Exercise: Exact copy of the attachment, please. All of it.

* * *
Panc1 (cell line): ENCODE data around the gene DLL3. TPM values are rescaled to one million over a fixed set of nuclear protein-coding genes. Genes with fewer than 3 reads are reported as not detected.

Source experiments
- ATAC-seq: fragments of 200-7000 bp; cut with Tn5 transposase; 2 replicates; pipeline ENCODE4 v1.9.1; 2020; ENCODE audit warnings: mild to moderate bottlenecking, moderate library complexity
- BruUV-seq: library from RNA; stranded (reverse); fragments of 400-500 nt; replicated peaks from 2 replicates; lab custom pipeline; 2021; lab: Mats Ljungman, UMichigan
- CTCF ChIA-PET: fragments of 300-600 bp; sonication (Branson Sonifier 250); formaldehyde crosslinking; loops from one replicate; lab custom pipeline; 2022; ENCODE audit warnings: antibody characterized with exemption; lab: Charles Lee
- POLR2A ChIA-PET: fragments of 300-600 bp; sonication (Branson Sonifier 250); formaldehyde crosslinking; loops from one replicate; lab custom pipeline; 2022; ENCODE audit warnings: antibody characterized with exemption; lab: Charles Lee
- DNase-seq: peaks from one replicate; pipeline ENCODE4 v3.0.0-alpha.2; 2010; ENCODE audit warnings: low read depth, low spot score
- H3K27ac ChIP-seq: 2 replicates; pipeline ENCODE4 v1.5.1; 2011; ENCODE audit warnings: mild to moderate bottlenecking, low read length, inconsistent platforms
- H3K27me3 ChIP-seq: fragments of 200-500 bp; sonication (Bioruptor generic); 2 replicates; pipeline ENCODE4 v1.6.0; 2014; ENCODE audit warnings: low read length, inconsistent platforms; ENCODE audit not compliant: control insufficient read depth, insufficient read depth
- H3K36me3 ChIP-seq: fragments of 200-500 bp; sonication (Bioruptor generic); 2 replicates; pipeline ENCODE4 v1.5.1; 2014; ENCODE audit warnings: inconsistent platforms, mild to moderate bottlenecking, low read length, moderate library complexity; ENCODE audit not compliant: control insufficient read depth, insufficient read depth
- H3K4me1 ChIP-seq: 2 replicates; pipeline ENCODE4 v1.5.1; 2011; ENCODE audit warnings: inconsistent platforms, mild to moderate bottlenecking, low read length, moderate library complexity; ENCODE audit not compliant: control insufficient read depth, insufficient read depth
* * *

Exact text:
Panc1 (cell line): ENCODE data around the gene DLL3. TPM values are rescaled to one million over a fixed set of nuclear protein-coding genes. Genes with fewer than 3 reads are reported as not detected.

Source experiments
- ATAC-seq: fragments of 200-7000 bp; cut with Tn5 transposase; 2 replicates; pipeline ENCODE4 v1.9.1; 2020; ENCODE audit warnings: mild to moderate bottlenecking, moderate library complexity
- BruUV-seq: library from RNA; stranded (reverse); fragments of 400-500 nt; replicated peaks from 2 replicates; lab custom pipeline; 2021; lab: Mats Ljungman, UMichigan
- CTCF ChIA-PET: fragments of 300-600 bp; sonication (Branson Sonifier 250); formaldehyde crosslinking; loops from one replicate; lab custom pipeline; 2022; ENCODE audit warnings: antibody characterized with exemption; lab: Charles Lee
- POLR2A ChIA-PET: fragments of 300-600 bp; sonication (Branson Sonifier 250); formaldehyde crosslinking; loops from one replicate; lab custom pipeline; 2022; ENCODE audit warnings: antibody characterized with exemption; lab: Charles Lee
- DNase-seq: peaks from one replicate; pipeline ENCODE4 v3.0.0-alpha.2; 2010; ENCODE audit warnings: low read depth, low spot score
- H3K27ac ChIP-seq: 2 replicates; pipeline ENCODE4 v1.5.1; 2011; ENCODE audit warnings: mild to moderate bottlenecking, low read length, inconsistent platforms
- H3K27me3 ChIP-seq: fragments of 200-500 bp; sonication (Bioruptor generic); 2 replicates; pipeline ENCODE4 v1.6.0; 2014; ENCODE audit warnings: low read length, inconsistent platforms; ENCODE audit not compliant: control insufficient read depth, insufficient read depth
- H3K36me3 ChIP-seq: fragments of 200-500 bp; sonication (Bioruptor generic); 2 replicates; pipeline ENCODE4 v1.5.1; 2014; ENCODE audit warnings: inconsistent platforms, mild to moderate bottlenecking, low read length, moderate library complexity; ENCODE audit not compliant: control insufficient read depth, insufficient read depth
- H3K4me1 ChIP-seq: 2 replicates; pipeline ENCODE4 v1.5.1; 2011; ENCODE audit warnings: inconsistent platforms, mild to moderate bottlenecking, low read length, moderate library complexity; ENCODE audit not compliant: control insufficient read depth, insufficient read depth